Okay, so I felt slightly guilty about not posting anything of any horticultural interest today. Okay, perhaps a bit more than slightly. Okay, perhaps guilty enough to post a few pretty flowery pictures . . . and the last one, which some might find objectionable.
I will not put much effort into this. I did not even take these pictures for any particular article. I am only sharing them here and now because I have no use for them, but did not want to just file them away unseen forever. Hey, these flowers work hard to bloom!
Actually though, except for the last picture, all are about a month old. The last picture is half as old, and the bloom that is shows continues. Otherwise, the other blooms are already finished. Although colorful, none are particularly remarkable or interesting.
This odd camellia seemed to grow from the base of a bigger and older specimen, as if it is a sucker from understock. However, there is no indication that the original specimen is grafted. Nor is there any reason why a Camellia japonica should be grafted. The odd camellia could have grown from seed. It is rare but not impossible for Camellia japonica to produce seed here. It is not crowding anything, so remains.
I really should eradicate this pampas grass. However, it has been here for many years without becoming aggressively invasive. We have observed no seedlings nearby. Besides, even if we did eradicate it, there are herds of more just over the ridge. I can not explain why it is not migrating inward, but I am not complaining. I happen to like the bloom.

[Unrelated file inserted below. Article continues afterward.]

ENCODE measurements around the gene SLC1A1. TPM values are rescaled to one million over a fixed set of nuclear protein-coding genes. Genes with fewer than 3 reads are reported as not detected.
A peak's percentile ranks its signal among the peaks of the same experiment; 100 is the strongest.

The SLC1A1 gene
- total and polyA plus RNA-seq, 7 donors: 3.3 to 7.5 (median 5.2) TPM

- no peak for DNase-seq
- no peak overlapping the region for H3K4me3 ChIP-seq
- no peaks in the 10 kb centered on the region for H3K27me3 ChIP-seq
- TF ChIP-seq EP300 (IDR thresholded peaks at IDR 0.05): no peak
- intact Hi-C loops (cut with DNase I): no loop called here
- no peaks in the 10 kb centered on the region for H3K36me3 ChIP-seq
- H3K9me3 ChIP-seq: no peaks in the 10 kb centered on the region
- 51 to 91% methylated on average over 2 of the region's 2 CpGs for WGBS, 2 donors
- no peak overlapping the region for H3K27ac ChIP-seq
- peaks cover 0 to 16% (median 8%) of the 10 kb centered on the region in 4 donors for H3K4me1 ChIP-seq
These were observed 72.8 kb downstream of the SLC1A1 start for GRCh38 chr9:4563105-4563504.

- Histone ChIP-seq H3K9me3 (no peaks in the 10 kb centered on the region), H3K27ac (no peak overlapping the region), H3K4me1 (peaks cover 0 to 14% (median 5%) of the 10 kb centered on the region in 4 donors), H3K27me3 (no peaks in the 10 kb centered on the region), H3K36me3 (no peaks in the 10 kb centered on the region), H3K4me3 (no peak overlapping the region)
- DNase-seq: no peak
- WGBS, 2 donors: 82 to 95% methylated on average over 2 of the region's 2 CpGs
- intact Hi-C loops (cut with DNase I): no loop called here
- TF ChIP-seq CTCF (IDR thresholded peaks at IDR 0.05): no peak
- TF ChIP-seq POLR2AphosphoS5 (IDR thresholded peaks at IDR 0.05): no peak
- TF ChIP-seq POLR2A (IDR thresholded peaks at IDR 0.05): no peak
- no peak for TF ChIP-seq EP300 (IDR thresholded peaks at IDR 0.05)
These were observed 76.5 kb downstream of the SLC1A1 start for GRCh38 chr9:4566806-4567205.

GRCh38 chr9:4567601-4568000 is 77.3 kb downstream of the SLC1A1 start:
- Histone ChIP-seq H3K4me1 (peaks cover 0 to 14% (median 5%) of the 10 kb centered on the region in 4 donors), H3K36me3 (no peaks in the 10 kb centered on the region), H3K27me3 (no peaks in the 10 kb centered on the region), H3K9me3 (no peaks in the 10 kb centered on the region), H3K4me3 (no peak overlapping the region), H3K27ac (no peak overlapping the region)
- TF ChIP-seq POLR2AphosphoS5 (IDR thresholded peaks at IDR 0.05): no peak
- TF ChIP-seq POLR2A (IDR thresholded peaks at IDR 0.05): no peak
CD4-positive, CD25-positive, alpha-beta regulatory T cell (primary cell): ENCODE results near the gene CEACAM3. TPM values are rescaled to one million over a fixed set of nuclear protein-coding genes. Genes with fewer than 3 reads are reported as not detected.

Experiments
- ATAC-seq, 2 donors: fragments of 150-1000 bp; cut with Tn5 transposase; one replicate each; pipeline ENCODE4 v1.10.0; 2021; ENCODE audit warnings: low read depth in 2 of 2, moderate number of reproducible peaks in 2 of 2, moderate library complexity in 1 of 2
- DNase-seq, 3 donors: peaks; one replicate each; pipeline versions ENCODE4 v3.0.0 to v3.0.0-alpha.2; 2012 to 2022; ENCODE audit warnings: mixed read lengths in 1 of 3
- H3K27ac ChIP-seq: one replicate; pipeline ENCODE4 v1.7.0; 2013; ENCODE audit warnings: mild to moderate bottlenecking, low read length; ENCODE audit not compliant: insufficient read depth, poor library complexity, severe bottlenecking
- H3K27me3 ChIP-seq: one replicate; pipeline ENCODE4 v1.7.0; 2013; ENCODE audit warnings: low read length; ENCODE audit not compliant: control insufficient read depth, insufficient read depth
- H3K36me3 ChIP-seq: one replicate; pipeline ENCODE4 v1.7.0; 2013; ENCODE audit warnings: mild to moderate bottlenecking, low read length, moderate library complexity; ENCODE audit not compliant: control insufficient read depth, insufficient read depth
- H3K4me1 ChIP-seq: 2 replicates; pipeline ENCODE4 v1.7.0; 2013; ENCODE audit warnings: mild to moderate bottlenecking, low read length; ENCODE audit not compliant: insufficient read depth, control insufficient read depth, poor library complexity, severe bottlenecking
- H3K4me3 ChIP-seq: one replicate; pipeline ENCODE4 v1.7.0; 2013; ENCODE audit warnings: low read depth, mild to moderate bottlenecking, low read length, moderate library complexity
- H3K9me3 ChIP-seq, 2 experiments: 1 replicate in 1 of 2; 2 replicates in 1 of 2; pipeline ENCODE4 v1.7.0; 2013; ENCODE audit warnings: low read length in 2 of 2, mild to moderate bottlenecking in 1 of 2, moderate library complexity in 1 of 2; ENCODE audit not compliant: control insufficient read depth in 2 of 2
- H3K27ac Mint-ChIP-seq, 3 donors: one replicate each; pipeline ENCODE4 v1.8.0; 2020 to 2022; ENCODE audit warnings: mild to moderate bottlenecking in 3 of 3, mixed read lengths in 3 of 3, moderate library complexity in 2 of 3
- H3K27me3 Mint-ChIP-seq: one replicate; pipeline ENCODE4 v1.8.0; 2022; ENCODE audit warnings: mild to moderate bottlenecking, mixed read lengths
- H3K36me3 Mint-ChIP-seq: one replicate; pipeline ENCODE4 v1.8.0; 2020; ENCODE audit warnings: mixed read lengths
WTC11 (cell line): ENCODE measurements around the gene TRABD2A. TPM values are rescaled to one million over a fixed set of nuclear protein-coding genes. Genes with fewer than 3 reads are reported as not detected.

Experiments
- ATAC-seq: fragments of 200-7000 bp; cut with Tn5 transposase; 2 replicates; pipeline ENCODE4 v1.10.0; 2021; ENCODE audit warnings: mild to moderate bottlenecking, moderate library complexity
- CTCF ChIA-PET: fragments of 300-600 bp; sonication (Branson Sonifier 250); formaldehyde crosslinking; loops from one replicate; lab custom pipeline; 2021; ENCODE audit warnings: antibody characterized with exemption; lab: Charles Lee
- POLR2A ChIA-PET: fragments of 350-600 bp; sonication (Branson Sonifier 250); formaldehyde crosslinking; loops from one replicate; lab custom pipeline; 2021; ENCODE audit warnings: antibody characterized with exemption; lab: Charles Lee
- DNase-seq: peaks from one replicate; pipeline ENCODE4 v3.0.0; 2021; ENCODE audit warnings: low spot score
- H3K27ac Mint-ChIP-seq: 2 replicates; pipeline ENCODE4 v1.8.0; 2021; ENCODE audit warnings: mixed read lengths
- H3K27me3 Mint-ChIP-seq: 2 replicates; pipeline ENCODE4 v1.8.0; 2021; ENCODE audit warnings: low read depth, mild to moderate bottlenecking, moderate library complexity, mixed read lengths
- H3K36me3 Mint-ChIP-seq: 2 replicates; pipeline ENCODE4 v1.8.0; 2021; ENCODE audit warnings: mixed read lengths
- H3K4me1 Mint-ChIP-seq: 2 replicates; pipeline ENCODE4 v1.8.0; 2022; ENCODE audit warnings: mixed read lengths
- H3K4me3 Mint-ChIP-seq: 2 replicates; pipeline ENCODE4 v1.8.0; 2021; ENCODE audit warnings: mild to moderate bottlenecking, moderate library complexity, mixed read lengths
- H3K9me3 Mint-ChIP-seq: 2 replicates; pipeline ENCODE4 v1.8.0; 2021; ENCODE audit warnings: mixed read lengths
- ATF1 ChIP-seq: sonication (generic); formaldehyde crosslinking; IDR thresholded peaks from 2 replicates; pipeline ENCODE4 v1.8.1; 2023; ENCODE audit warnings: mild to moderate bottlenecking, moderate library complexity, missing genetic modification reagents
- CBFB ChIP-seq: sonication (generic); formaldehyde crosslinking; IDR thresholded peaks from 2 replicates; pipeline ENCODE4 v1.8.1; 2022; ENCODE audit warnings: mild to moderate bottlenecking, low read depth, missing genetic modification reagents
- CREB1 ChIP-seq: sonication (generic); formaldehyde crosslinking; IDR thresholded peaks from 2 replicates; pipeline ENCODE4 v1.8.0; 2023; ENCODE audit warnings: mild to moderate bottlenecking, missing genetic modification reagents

These pictures are, of course, not nearly as awesome as the pictures of Rhody that posted earlier. They just happen to be more relevant to what should be a horticultural blog.
There are a few other roses that I could have gotten pictures of in order to submit a complete set of six, but I wanted to show off just these four that bloom in what is known as the ‘rose bed’. A fifth purple cultivar was not blooming when I got these pictures. What seems to be a sixth cultivar that I did not get a picture of is really suckers of ‘Doctor Huey’ understock that appeared far enough away from the original plant to not be a problem.
There are several rose shrubs and standards (trees) in the rose bed, but they are limited to these five and a half distinct and mostly unidentified cultivars. They are the most prominently located roses that I work with. The other roses are in other landscapes, or at the yard of the maintenance shops. Two of the larger groups of roses are uniform beds of carpet roses, which I am really none too keen on.
1. The few rose standards (trees) seem to be floribundas. This one looks familiar, but not familiar enough for me to guess the name of it.
2. I would guess that this hybrid tea rose that grows in a shrub form is ‘Double Delight’. It does happen to be quite pleasantly fragrant.
3. This one seems to be a floribunda like the standards (trees) but grows in shrub form like #2 above. I do not believe it is notably fragrant.
4. I would guess that this one is the common floribunda ‘Iceberg’, growing as a standard. One is a double graft with a purple floribunda.
5. Well, that was it. The fifth purple cultivar is not blooming, and ‘Doctor Huey’ bloomed only once for the year. This nearby yellow calla is irrelevant.
6. This piece of dead madrone is just as irrelevant, but I though it was amusingly sculptural. I probably should have been more careful while cutting it apart.
This is the link for Six on Saturday, for anyone else who would like to participate: